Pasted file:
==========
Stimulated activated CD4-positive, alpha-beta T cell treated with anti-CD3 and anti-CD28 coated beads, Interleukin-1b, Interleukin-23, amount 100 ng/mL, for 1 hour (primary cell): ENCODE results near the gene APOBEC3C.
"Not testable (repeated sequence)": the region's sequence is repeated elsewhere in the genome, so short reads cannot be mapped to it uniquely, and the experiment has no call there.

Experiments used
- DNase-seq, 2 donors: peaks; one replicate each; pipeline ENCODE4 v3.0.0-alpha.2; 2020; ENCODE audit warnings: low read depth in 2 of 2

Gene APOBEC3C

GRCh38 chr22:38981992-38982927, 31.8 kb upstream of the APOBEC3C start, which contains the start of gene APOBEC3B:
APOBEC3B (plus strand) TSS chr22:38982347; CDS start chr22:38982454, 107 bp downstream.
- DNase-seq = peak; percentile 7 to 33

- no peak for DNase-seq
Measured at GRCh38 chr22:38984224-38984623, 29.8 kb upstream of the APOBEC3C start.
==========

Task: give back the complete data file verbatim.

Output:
Stimulated activated CD4-positive, alpha-beta T cell treated with anti-CD3 and anti-CD28 coated beads, Interleukin-1b, Interleukin-23, amount 100 ng/mL, for 1 hour (primary cell): ENCODE results near the gene APOBEC3C.
"Not testable (repeated sequence)": the region's sequence is repeated elsewhere in the genome, so short reads cannot be mapped to it uniquely, and the experiment has no call there.

Experiments used
- DNase-seq, 2 donors: peaks; one replicate each; pipeline ENCODE4 v3.0.0-alpha.2; 2020; ENCODE audit warnings: low read depth in 2 of 2

Gene APOBEC3C

GRCh38 chr22:38981992-38982927, 31.8 kb upstream of the APOBEC3C start, which contains the start of gene APOBEC3B:
APOBEC3B (plus strand) TSS chr22:38982347; CDS start chr22:38982454, 107 bp downstream.
- DNase-seq = peak; percentile 7 to 33

- no peak for DNase-seq
Measured at GRCh38 chr22:38984224-38984623, 29.8 kb upstream of the APOBEC3C start.